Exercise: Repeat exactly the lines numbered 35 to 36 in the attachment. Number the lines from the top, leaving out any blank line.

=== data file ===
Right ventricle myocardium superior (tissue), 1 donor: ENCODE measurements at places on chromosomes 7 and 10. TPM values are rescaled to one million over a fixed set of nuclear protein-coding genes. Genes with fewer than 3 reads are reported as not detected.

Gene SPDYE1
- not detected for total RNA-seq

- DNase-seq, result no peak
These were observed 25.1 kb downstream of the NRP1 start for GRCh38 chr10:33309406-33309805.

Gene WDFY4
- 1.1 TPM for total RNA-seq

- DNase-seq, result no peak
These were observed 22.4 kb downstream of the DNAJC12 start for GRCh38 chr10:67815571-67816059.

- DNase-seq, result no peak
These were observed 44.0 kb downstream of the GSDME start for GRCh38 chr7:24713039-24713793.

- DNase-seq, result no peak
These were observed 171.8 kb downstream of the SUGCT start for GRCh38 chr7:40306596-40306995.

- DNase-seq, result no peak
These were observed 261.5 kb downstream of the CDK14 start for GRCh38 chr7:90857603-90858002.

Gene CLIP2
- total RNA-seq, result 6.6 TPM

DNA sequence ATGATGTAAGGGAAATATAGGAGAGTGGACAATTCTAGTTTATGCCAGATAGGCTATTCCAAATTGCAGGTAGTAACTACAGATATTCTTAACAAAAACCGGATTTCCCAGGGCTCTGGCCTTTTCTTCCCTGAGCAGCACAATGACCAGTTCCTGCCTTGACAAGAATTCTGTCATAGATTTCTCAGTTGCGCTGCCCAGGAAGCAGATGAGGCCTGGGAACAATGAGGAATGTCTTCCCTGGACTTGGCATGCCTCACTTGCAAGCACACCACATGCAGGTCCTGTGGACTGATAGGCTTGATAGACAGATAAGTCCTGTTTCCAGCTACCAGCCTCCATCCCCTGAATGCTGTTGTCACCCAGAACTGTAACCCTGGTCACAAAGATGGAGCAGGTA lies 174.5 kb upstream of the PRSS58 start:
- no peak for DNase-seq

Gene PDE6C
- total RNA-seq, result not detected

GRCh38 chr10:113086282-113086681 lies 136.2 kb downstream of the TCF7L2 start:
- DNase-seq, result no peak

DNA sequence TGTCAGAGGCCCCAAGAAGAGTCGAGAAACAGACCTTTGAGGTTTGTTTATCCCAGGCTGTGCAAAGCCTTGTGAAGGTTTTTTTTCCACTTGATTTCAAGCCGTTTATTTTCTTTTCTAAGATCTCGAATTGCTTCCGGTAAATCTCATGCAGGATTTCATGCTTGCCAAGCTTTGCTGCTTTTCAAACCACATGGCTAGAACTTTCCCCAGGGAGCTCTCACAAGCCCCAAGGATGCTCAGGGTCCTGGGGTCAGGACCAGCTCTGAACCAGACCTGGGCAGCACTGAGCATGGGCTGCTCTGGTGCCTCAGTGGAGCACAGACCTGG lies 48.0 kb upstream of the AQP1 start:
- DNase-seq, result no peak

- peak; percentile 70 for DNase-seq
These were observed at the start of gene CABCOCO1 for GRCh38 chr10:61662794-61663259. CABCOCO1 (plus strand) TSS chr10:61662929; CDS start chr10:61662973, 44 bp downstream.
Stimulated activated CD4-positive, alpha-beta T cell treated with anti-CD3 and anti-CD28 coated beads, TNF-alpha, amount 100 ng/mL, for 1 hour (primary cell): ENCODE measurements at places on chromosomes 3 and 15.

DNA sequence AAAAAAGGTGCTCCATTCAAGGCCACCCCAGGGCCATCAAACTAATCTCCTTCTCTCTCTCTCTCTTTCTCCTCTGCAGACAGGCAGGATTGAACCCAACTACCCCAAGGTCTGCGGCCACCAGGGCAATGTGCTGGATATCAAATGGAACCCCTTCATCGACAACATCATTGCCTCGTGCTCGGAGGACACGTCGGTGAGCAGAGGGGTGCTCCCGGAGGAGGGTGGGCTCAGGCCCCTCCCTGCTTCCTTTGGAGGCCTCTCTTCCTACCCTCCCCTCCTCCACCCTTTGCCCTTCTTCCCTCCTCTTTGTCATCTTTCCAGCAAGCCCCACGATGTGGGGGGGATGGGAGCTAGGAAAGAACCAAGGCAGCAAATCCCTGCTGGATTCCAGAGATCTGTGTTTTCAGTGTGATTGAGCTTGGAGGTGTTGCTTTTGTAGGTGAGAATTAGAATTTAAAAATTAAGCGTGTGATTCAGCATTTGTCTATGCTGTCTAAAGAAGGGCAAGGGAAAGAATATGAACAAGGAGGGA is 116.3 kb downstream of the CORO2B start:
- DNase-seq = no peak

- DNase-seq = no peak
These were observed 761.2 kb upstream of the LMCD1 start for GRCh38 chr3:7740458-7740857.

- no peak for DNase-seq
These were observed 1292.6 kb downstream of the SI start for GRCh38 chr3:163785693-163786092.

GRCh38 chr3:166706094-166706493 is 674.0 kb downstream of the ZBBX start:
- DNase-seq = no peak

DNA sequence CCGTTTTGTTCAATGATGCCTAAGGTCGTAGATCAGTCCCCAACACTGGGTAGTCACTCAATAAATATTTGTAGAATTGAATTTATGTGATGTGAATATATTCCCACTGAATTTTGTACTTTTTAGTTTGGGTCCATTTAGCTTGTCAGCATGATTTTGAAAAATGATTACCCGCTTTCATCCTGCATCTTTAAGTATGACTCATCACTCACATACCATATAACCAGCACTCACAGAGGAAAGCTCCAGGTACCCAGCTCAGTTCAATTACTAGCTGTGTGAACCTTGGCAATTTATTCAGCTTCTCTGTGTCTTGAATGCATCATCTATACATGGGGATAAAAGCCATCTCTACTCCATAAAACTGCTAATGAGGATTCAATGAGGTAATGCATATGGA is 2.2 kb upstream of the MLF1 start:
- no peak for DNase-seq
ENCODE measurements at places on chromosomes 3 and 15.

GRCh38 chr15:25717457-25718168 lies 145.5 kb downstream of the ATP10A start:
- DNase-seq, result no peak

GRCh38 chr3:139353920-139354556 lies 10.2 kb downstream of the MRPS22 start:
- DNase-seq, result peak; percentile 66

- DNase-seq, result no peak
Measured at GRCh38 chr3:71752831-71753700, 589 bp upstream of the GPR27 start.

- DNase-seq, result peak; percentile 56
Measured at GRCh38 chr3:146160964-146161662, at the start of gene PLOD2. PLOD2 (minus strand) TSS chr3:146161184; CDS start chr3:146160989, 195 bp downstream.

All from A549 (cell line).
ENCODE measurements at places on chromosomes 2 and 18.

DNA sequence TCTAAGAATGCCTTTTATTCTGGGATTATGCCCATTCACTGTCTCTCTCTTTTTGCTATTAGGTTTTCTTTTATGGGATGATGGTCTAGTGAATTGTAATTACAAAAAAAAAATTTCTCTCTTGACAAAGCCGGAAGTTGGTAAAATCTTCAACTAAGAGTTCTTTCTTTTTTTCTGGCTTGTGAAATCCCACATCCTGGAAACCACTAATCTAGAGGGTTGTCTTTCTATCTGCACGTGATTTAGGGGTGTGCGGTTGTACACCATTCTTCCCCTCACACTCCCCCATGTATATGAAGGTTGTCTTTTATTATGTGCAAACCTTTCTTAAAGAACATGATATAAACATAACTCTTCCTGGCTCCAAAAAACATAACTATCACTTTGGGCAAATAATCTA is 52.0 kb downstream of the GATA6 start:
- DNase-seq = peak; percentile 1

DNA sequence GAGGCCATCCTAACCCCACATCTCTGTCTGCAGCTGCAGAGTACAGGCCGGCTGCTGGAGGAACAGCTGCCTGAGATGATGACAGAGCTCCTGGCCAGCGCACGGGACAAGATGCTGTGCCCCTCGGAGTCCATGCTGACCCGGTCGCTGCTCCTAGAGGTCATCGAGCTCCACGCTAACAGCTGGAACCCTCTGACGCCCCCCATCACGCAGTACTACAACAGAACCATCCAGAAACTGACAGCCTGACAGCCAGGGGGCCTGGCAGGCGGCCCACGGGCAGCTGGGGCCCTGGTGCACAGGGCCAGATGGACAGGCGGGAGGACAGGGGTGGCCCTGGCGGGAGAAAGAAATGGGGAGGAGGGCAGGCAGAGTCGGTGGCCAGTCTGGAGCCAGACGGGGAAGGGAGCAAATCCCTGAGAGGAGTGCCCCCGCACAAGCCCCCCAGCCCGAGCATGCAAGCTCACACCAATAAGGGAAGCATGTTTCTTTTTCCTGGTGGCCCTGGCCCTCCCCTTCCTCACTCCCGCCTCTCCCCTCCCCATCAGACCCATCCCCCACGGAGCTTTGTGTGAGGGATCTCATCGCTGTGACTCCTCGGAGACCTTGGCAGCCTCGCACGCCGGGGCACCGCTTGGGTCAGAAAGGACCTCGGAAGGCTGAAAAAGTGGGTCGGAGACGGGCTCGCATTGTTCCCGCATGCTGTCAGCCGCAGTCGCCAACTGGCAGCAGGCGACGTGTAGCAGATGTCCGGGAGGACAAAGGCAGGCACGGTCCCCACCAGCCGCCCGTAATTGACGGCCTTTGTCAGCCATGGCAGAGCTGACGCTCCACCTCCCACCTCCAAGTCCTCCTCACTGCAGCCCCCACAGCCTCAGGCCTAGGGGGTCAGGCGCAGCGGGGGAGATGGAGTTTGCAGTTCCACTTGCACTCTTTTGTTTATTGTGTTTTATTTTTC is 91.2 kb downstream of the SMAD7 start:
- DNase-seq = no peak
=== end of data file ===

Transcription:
GRCh38 chr3:166706094-166706493 is 674.0 kb downstream of the ZBBX start:
- DNase-seq = no peak